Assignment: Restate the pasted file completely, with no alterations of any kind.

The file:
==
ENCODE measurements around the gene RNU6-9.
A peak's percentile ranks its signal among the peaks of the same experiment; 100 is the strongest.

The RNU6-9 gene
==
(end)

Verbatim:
ENCODE measurements around the gene RNU6-9.
A peak's percentile ranks its signal among the peaks of the same experiment; 100 is the strongest.

The RNU6-9 gene